How long have you been into Sport
"I became interested in model rocketry while teaching summer school in 2000. I
had just undergone some surgery and wasn't able to do the usual hiking, kayaking, volleyball.........so model rocketry
it was. When I moved to Massachusetts I made the mistake of befriending a Physics teacher. It was all downhill from
there. I really got into the hobby in the fall of 2001. It became wonderful therapy for me after 9/11." -
What organizations are you a member of?
"I am a member of NAR and also a member of my local NAR chapter, ASTRE
(Albany-Schenectady-Troy Rocket Enthusiasts www.astre471.org)."
What level are you certified to?
"I am not L1 certified, but have completed the Bronze, Silver and Gold NARTREK
programs. I found this program really challenging and it really gave me greater insight into our hobby."
What is your all time favorite rocket?
"The Estes Mars Lander, or maybe Der Red Max. Possibly the Mars Snooper or
Starship Vega. I like futuristic rockets as well as stubby rockets like the Fat Boy and the Big Daddy."
What do you like about doing "paper" rockets and
"Working with paper has opened up my creativity to a higher level. I am not
bound by body tube and shroud diameters or any limit on nose cone shape or length. Paper has some obvious advantages of
easy access, printability, and cost. Most everything can be constructed from paper with some scissors, tweezers,
toothpicks and wood glue. The only drawback of paper shrouds and nose cones is the paper's strength. The
strength-to-weight ratio is great, but after a few flights, a rocket can begin to wear down from ejection charges,
tough landings, and handling. I am working on ways of strengthening paper without sacrificing my own health. This
includes adding card stock in fins, coating the paper with lacquer sprays, and using water-based glues and such to
build up the paper. I have just learned about penetrating epoxy, but have not given it a try. Again, one of the
benefits of paper to me is the fact that I can build in my living room without the threat of exposing myself to toxins,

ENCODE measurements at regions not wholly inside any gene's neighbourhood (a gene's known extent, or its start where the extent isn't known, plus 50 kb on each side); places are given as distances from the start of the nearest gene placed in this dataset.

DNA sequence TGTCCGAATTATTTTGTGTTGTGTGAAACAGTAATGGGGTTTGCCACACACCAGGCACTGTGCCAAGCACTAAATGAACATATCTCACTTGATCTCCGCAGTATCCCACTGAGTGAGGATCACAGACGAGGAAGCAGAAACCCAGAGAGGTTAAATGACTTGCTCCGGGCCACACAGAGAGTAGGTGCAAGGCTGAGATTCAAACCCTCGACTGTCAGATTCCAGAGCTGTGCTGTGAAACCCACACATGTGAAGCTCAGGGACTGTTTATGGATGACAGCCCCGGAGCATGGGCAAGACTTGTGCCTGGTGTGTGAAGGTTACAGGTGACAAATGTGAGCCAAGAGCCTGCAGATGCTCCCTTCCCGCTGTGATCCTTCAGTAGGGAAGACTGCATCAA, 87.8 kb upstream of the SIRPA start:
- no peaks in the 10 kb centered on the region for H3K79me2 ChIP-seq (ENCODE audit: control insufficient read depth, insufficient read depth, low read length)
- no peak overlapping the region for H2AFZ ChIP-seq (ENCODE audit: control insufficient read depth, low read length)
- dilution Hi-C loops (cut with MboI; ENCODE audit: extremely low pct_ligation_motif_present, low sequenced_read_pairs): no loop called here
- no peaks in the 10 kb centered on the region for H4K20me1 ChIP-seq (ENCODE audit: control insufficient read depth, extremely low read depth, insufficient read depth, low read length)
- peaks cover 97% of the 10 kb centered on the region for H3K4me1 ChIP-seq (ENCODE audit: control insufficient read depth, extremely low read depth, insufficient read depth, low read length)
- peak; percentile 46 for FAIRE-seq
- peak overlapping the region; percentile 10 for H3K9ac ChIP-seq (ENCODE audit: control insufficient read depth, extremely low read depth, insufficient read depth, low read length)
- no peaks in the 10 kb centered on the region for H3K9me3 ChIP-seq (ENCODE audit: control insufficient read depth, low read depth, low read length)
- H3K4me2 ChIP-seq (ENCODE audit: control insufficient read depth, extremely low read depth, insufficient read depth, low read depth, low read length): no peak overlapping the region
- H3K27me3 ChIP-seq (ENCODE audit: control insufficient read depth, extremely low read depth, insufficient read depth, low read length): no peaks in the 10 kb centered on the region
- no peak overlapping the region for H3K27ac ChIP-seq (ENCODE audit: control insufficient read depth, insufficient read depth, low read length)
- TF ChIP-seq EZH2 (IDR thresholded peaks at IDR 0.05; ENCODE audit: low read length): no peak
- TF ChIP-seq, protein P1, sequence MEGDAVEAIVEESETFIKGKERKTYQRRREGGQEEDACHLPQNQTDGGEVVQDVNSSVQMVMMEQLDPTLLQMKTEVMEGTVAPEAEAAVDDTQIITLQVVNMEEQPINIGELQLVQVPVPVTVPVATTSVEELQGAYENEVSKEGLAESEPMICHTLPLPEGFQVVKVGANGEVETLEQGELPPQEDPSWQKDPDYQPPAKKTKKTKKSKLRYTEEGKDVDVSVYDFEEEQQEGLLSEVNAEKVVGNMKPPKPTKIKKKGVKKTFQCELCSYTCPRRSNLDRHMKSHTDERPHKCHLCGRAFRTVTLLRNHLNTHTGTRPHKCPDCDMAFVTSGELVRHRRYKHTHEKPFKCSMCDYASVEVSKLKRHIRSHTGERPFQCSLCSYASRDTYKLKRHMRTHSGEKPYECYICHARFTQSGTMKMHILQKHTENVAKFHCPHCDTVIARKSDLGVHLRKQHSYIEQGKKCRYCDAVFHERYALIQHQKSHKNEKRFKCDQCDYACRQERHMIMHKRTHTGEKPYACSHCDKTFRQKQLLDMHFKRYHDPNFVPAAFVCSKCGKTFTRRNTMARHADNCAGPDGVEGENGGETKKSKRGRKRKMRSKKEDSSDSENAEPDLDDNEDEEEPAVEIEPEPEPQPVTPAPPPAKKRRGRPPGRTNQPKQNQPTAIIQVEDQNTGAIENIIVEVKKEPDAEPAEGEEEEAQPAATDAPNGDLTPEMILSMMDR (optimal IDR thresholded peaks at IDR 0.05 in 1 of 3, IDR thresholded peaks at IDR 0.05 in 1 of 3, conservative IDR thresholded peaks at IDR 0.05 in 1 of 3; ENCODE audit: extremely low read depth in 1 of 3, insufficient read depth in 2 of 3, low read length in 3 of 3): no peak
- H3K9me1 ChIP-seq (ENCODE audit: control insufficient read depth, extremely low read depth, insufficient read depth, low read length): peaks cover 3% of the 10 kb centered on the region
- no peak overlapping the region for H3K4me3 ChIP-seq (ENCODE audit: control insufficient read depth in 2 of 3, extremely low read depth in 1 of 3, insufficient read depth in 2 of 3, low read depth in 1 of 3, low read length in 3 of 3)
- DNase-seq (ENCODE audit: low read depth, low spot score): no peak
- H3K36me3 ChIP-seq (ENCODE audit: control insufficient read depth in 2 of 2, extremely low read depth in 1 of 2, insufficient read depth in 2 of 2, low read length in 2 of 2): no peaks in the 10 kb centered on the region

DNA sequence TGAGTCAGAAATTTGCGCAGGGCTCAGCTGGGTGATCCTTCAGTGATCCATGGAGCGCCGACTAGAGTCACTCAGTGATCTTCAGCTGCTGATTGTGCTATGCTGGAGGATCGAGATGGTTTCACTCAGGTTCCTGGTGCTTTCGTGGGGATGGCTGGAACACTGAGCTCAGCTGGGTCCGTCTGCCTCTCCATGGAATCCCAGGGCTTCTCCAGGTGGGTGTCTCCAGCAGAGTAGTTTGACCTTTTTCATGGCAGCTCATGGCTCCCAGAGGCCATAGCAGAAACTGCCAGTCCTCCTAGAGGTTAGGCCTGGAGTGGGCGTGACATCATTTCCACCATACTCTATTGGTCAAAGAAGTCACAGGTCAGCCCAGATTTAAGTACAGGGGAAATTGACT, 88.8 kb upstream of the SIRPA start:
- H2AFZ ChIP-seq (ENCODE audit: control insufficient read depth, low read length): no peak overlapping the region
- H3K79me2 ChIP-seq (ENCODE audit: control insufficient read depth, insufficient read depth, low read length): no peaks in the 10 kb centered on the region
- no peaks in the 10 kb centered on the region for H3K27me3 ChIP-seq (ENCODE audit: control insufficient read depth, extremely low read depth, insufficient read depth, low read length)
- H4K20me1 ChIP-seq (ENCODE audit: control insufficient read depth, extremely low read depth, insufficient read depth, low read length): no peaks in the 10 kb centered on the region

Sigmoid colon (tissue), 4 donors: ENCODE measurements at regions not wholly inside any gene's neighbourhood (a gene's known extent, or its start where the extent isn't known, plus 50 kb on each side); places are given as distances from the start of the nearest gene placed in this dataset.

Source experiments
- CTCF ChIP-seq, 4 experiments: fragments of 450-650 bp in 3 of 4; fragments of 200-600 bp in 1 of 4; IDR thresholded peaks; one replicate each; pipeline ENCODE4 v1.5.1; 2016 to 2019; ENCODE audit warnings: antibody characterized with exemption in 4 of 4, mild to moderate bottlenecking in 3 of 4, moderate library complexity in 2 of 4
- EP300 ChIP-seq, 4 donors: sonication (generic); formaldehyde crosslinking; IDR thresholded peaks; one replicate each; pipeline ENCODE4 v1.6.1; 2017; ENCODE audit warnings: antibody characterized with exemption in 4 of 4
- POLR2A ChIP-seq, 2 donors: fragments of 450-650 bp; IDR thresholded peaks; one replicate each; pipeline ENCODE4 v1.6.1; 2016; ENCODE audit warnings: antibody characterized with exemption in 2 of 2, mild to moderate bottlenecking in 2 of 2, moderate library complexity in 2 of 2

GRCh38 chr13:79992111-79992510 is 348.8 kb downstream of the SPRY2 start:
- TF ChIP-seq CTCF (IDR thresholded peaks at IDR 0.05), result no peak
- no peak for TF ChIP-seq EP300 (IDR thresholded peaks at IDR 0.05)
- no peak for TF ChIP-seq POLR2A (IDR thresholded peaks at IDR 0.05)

all the while having a great conversation with my wife."
Tell me an interesting rocket related experience?
"I grew up in the 70's reading everything about the US space program. I always
had a love for the Mercury and Gemini missions and at one point could name all the astronauts along with their flights.
I like the cyclic nature of how my pursuit of model rocketry as a mental outlet became a way for me to regain my love
for space travel and space history. I have also gone from being a "tool-o-phobe" to someone who can handle a
soldering iron (clumsily) as well as a Dremel. Of course, I had the initiation ceremony of learning how to unfasten my
own fingers using acetone to clean up regrettable CA adhesions. I have to admit that I have done this on more than one
occasion (but the X-acto knife only punctured my big toe once!).
"I also think it is interesting to note that many people in model rocketry
can name their first rocket. For me, my first was the Estes Ninja. I was then given a Big Bertha by my Physics teacher
friend. After building and flying this, I was at the hobby store first buying a Mosquito, then a Quark. After this, I
don't have a memory of which rocket I built next, because I have built over 80 and counting. Sometimes I just like to
sit around working on one rocket for weeks. This is what I call my 10 minutes a day. Other times, I just have to bust
out a rocket and put it together in a matter of hours. The therapy is sometimes in the building, sometimes in the
fussing around about minute detail, sometimes in the designing, and almost always in the flying."
Do you have any other hobbies?
"I am a composer and music teacher, so most of the time I spend writing music
in my studio (choral, electronic, band arrangements, etc). I would say this is my first love. It is also my bread and
butter. Rocketry is my outlet, the one thing I can do that doesn't remind me of my day job. It allows me to be the
engineer and scientist that I never should have been in the first place."
Anything else you would like people to know?
"If you are attracted to large rockets simply for the machismo effect, fine. I
can understand that. I personally feel that there is so much to work on with MMX to G motors that I have no time or
inclination for the big stuff (plus, my wife would object profusely). I also live in the Berkshires, so my flying area
is very limited. I love gliders, helicopter designs, cool working mechanisms, clusters, and designing my own rockets.
Also, there is much to be learned in joining a NAR chapter and competing with the big boys. For instance, one 5 minute
lesson in correctly folding parachutes has made me a better flyer. This may sound obvious or perhaps patronizing, but
it is really true. It really helps to have an open mind, and to try to get away from the whole 3FNC syndrome I see too